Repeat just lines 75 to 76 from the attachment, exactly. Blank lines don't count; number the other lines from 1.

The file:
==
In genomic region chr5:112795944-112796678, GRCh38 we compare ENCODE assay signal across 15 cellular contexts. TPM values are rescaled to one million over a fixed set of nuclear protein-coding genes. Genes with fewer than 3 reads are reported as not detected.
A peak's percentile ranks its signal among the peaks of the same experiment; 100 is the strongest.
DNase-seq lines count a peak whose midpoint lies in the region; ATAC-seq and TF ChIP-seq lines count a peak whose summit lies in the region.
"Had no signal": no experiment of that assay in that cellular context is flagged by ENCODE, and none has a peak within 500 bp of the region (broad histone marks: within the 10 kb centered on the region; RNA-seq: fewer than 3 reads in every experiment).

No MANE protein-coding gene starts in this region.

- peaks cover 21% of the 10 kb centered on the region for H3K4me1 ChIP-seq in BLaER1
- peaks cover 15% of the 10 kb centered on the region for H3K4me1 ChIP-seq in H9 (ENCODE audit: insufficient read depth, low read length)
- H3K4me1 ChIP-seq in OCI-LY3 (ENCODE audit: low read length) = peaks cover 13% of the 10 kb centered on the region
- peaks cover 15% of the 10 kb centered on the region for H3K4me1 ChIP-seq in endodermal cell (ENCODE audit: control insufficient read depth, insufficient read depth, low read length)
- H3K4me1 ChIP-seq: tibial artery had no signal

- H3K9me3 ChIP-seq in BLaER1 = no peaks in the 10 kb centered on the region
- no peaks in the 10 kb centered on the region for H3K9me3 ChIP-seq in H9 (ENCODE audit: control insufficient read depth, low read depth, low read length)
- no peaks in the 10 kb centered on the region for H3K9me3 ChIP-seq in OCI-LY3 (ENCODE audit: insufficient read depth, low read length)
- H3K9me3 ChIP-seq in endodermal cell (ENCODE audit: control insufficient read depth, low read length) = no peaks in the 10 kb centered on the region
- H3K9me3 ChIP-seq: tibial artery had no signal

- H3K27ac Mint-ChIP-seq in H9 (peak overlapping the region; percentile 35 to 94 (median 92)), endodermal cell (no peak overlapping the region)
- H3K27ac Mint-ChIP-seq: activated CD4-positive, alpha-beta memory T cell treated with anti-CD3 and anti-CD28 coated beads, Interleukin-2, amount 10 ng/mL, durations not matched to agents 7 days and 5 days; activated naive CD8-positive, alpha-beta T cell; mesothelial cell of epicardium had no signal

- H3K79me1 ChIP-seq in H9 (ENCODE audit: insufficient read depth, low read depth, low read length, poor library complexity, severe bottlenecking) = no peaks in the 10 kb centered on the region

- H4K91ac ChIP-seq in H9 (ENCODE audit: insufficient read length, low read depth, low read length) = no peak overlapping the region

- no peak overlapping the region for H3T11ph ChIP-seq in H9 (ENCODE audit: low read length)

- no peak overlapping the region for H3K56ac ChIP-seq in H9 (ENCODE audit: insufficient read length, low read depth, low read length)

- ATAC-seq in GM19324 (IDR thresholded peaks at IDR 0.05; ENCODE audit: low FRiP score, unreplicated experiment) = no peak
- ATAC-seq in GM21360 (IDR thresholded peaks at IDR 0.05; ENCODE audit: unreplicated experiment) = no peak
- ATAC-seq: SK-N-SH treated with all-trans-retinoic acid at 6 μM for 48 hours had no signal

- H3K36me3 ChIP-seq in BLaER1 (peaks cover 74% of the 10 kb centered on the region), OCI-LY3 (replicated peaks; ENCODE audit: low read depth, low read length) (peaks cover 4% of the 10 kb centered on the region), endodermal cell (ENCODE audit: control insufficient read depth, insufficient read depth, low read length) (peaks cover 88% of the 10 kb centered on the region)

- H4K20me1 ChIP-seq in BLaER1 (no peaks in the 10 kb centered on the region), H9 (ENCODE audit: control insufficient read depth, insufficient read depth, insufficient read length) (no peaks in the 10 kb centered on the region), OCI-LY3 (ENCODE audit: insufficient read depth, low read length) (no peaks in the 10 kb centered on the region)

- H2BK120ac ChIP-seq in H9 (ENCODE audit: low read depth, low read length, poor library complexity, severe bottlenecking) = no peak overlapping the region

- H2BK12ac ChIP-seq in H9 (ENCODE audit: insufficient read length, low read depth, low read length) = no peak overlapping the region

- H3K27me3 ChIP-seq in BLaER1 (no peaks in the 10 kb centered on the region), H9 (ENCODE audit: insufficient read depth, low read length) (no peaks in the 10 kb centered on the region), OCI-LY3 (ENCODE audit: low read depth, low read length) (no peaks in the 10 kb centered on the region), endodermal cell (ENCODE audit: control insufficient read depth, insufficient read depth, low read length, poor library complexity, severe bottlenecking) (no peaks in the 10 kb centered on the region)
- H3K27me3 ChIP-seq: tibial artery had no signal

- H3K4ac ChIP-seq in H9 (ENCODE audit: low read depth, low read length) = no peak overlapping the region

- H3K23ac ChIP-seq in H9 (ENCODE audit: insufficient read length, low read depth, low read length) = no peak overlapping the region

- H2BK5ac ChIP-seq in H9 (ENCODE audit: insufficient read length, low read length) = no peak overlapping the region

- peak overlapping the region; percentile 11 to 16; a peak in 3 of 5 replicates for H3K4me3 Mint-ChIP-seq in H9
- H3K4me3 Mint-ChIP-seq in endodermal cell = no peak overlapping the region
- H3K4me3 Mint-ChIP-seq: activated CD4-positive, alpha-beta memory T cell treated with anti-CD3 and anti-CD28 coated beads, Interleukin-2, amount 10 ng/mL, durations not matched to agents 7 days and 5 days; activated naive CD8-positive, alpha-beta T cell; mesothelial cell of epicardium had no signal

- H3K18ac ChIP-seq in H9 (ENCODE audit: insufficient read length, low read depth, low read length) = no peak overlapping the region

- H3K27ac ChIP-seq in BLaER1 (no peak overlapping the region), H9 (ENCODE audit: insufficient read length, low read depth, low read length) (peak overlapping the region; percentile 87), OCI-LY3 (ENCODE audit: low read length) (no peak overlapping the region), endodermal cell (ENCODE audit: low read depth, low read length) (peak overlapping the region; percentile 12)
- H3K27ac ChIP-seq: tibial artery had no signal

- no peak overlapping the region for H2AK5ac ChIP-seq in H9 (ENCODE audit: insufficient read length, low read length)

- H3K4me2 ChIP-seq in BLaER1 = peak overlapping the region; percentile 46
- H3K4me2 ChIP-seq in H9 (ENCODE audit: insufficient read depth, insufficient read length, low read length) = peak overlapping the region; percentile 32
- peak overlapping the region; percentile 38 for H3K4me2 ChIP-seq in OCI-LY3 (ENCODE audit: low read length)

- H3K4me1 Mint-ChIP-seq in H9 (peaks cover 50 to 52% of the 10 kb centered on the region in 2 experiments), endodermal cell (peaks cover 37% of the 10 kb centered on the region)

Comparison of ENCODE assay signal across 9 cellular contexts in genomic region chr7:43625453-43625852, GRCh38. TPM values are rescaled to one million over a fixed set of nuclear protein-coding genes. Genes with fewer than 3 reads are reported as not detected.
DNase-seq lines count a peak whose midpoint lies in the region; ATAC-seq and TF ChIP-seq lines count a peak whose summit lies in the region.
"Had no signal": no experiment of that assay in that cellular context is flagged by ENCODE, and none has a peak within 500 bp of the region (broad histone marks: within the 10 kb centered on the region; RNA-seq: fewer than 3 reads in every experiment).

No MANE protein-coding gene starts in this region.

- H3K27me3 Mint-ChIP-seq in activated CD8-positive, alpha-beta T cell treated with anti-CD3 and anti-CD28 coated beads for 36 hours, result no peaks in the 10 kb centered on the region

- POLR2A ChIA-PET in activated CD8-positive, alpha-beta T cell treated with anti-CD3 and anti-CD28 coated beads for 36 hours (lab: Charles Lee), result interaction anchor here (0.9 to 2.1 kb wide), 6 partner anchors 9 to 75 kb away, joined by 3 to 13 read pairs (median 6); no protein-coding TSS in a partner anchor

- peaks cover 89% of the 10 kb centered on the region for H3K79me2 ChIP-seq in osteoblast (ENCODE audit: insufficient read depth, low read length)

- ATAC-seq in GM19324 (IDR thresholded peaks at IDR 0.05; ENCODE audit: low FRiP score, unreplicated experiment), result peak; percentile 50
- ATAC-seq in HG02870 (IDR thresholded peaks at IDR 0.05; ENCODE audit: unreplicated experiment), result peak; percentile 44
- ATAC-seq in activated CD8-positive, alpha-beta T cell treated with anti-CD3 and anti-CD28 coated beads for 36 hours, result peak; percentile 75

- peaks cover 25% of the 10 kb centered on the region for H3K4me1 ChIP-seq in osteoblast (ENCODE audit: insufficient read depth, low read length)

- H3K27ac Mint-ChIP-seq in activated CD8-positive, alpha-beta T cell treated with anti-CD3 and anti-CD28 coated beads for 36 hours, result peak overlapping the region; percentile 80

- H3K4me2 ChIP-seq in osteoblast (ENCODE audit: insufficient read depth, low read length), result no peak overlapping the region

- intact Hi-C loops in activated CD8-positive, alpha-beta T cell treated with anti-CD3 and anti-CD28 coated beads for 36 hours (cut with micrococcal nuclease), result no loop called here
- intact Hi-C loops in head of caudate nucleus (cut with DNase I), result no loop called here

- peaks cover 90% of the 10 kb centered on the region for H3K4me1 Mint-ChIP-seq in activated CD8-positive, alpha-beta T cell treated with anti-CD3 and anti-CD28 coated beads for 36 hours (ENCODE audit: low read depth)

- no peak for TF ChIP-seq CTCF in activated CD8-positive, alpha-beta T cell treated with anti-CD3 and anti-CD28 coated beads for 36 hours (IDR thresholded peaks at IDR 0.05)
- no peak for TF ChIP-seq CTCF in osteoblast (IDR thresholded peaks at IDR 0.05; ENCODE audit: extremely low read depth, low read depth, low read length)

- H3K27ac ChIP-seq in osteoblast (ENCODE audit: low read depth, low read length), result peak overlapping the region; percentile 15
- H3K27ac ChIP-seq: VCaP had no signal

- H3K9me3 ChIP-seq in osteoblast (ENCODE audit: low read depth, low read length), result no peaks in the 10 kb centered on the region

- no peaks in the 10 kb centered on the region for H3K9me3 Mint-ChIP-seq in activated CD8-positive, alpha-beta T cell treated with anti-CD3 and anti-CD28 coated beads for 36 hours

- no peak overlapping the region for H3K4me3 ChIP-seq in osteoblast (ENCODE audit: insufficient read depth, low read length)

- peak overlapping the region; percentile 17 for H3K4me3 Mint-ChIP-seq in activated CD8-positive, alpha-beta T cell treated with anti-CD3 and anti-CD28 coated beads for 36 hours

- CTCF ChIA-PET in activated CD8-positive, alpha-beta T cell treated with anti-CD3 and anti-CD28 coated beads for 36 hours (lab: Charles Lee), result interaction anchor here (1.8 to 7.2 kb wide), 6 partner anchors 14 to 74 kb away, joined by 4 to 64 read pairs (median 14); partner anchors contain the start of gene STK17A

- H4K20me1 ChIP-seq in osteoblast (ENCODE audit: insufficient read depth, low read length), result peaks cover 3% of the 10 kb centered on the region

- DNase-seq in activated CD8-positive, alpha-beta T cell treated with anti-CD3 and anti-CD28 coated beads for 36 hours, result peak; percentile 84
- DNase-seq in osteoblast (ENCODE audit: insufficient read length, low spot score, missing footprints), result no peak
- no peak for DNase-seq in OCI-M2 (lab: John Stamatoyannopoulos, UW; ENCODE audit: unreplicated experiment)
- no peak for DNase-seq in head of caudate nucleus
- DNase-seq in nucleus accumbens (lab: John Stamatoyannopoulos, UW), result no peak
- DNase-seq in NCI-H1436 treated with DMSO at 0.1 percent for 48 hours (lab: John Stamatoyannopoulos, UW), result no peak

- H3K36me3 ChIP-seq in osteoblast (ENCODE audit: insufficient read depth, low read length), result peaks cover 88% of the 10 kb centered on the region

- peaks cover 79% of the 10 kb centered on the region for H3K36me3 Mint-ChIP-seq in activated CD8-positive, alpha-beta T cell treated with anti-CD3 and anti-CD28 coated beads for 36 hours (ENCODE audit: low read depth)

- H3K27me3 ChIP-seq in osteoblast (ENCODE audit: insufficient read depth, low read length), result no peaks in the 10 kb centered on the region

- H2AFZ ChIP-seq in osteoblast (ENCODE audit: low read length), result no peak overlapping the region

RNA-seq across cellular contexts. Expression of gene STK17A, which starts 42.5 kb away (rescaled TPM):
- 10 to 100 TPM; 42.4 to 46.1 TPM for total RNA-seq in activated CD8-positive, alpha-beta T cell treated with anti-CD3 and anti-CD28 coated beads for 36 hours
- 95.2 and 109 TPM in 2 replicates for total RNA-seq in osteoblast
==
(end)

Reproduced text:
- DNase-seq in nucleus accumbens (lab: John Stamatoyannopoulos, UW), result no peak
- DNase-seq in NCI-H1436 treated with DMSO at 0.1 percent for 48 hours (lab: John Stamatoyannopoulos, UW), result no peak